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October 17, 1966


JAMA. 1966;198(3):312-313. doi:10.1001/jama.1966.03110160140046

Dependence of cardiac function upon sympathetic nervous outflow to the heart has been studied until recently by means of surgical interruption of nerve pathways. The introduction of beta adrenergic blocking agents such as propranolol has made it possible to achieve specific "pharmacologic sympathectomy." Initial studies reveal that drug blockade of beta adrenergic receptors results in reduction of cardiac response to exercise. This inability to increase cardiac output appropriately in response to increased metabolic demand is a prominent manifestation of impaired cardiac function. Another major manifestation of decreased hemodynamic performance is the diminished ability to excrete sodium. Does beta adrenergic blockade also result in impairment of sodium excretion?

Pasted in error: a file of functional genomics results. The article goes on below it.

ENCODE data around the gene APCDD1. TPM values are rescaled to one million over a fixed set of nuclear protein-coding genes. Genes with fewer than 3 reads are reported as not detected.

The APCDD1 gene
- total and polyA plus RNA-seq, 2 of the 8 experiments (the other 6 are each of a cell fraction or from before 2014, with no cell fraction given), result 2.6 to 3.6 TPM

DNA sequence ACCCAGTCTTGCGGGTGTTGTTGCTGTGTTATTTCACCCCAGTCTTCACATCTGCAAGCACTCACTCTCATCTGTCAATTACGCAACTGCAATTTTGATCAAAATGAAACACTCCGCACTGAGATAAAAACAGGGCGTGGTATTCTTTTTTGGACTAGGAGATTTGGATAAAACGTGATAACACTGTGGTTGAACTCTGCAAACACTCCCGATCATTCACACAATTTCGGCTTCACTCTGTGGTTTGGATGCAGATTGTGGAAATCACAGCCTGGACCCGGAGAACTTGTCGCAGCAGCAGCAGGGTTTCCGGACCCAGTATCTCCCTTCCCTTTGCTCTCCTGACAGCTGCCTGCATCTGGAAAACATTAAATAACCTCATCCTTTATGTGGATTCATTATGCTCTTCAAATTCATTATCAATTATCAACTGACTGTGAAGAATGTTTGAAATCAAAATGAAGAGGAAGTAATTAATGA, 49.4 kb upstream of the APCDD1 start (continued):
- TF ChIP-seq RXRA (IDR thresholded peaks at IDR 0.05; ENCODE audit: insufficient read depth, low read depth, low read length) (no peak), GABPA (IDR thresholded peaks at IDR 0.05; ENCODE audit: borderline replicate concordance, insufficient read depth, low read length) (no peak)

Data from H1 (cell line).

Epstein and Braunwald1 have recently described the effects of the oral administration of propranolol on urinary sodium excretion in both normal subjects and patients with heart disease. Beta blockade altered the pattern of sodium excretion in all individuals so that a greater percentage